April 1, 2005
Ohio University juniors Sarah Sexton and Annie Valente have been named Harry S. Truman Scholars for 2005-06, putting them in the company of just 73 other college students nationwide. Recipients were announced March 28 by the Truman Foundation.
"I am very proud of our Truman Scholars," said Ohio University President Roderick McDavis, who met with Sexton and Valente on the day the foundation announced the winners and was able to share the news with Sexton personally. Valente learned of her award in a letter from Madeleine Albright, president of the Truman Foundation.
"Truman Scholarships are among the most prestigious in the country," McDavis noted, "and the success of Sarah and Annie in being named Truman Scholars is a wonderful reflection on our whole university community. It is especially notable that Ohio University was among only nine institutions, including the University of Chicago, Brown University and Cornell, that had two Truman Scholarship recipients."
Sexton is an Honors Tutorial College student majoring in political science with minors in Spanish and geography. A native of Athens, she is an active member of the Democratic Party and has served as an at-large member of Athens City Council since 2004. In that capacity, she helped create a student-tenants' union. She is vice president of the Athens Rotaract Club and enjoys Latin music, travel and dance.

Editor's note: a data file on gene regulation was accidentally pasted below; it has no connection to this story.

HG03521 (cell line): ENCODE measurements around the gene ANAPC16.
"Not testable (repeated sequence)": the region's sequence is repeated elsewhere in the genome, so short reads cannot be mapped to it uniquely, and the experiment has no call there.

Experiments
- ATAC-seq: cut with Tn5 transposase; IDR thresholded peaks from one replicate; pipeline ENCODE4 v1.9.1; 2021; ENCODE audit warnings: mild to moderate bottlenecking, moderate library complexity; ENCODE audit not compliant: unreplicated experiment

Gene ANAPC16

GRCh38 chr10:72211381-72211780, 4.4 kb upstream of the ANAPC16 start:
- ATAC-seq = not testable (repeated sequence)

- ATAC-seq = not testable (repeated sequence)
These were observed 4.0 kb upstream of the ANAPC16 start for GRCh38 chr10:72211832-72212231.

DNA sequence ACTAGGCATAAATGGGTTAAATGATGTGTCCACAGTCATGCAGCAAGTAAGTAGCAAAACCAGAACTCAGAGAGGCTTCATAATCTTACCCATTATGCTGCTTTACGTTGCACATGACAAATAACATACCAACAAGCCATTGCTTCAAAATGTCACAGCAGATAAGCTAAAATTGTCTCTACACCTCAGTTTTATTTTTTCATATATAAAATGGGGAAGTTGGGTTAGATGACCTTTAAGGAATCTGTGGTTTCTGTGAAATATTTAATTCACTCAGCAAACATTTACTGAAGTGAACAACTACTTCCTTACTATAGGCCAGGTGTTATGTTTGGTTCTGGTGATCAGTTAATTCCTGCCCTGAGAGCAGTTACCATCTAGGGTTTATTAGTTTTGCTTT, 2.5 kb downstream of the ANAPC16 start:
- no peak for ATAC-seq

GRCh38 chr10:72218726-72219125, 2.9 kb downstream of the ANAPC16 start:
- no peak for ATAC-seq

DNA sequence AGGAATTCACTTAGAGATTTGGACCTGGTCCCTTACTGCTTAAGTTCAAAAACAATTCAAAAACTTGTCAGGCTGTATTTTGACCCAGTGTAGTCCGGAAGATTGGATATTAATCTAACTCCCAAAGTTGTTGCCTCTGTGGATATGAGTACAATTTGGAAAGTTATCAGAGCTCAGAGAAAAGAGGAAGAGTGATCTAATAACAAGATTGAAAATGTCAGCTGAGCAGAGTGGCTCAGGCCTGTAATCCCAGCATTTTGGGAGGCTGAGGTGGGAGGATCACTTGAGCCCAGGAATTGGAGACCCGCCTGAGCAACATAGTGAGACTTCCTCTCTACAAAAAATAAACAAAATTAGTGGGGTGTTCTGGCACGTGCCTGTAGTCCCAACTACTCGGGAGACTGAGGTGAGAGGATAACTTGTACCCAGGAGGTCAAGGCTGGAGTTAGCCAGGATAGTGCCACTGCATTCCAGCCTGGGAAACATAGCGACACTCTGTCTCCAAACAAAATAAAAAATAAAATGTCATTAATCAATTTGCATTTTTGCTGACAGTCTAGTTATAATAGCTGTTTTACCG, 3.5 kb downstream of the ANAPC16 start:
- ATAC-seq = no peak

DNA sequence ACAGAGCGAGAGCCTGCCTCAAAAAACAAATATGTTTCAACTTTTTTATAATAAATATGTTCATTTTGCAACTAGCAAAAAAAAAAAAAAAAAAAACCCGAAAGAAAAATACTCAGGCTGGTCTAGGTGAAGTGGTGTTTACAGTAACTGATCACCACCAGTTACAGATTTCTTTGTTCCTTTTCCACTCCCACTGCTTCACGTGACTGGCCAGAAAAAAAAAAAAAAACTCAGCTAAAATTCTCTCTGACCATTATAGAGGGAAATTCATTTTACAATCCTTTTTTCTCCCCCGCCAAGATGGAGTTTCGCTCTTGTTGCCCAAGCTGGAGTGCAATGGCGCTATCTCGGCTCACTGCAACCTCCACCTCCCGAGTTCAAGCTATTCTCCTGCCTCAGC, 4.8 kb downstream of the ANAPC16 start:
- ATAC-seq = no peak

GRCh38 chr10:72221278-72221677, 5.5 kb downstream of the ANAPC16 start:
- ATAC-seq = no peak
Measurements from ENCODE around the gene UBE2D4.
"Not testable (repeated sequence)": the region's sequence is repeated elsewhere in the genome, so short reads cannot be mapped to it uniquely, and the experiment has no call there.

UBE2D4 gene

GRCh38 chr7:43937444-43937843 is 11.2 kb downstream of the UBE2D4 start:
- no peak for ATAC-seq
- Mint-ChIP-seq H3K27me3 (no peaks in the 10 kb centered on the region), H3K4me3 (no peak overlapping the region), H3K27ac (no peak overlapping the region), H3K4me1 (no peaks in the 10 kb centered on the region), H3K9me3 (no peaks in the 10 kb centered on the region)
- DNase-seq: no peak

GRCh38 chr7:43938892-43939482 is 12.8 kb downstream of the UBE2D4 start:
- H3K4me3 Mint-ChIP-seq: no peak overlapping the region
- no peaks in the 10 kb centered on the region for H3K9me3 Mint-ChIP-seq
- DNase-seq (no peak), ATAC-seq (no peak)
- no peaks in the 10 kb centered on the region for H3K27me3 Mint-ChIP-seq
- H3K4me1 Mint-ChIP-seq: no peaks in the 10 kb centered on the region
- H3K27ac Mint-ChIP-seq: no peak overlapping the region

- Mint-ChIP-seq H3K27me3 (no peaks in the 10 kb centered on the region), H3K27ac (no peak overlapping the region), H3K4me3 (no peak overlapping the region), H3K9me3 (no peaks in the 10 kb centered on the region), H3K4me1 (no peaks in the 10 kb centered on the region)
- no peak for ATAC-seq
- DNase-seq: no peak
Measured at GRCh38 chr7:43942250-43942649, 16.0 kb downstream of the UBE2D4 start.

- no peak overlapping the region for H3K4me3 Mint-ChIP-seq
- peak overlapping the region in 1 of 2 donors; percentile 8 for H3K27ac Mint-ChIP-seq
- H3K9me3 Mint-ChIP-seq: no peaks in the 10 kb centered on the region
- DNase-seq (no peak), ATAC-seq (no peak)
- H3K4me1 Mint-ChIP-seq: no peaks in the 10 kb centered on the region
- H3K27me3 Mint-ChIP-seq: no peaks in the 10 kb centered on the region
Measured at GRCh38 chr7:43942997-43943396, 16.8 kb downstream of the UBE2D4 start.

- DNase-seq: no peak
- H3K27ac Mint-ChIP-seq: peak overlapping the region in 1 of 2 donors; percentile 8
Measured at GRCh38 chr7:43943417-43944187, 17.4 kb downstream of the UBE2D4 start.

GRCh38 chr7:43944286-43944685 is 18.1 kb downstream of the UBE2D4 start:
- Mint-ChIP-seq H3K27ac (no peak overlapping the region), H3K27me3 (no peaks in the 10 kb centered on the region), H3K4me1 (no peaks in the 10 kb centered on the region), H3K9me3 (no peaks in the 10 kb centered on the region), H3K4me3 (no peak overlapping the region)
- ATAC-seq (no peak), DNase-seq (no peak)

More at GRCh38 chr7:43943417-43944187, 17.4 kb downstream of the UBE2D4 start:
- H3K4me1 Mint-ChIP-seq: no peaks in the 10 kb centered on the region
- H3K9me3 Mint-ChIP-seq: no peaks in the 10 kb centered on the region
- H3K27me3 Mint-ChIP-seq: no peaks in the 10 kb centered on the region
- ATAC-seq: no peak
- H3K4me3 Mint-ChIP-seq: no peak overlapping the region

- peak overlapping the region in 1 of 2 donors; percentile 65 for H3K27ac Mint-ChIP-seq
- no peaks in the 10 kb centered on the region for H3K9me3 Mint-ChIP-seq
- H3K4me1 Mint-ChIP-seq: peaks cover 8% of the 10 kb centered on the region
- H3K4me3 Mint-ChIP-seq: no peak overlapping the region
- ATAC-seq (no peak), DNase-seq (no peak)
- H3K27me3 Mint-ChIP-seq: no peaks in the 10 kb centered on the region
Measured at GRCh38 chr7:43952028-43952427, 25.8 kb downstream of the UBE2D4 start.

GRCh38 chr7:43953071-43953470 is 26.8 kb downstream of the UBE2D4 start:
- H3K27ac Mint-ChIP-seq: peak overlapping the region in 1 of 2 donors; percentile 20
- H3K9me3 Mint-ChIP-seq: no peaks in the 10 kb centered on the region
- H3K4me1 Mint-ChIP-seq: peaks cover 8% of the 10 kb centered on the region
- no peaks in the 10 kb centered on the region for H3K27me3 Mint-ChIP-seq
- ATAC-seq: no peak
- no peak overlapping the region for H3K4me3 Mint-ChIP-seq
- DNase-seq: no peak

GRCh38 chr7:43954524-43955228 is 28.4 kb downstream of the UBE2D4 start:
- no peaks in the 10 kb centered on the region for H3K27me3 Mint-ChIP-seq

She hopes to attend law school, concentrating on public policy and public interest law. Eventually Sexton intends to work in the public sector as an advocate for disenfranchised individuals.
Valente, of Solon, Ohio, also is an Honors Tutorial College student as well as a Grasselli Brown-Manasseh Cutler Scholar. The biological sciences major, who has a minor in Spanish, conducts research on tissue damage resulting from obesity and diabetes. An active volunteer in the community, she established a Circle K service club on campus and serves as president. Circle K International is a worldwide collegiate service organization affiliated with Kiwanis that promotes fellowship, leadership and service. She loves music, travel, snowboarding, playing the piano and being with friends.
Having completed internships with Cross Cultural Solutions in Lima, Peru, and the International Center at Children's Hospital Boston, Valente plans to pursue a medical degree and a master's in public health. She eventually hopes to work in the international public health field.
Honors Tutorial College Dean Ann Fidler said faculty play a vital role in the success of students such as Sexton and Valente.
"Professors teach, counsel, advise and mentor our students, supporting all aspects of their intellectual, professional and personal development," Fidler said. "Their dedication and commitment contribute immeasurably to our students' work and success in all their endeavors."
The Truman Foundation recognizes college juniors with exceptional leadership potential who are committed to careers in government, the nonprofit or advocacy sectors, education or elsewhere in the public service. Candidates for the scholarship are evaluated on academic achievement, demonstrated leadership, dedicated volunteer work and a commitment to a career in public service.
Scholars receive $30,000 for graduate work, attend a Leadership Week with other Truman Scholars and participate in a summer internship program in Washington, D.C.
This year's 75 scholars were selected from more than 602 candidates representing 299 colleges and universities. The selection process requires a rigorous written application and, for finalists, a personal interview. Ohio University has had eight Truman Scholarship recipients since 1978.
Additional information on the Truman Scholars program, including a list of all winners, is available at www.truman.gov/.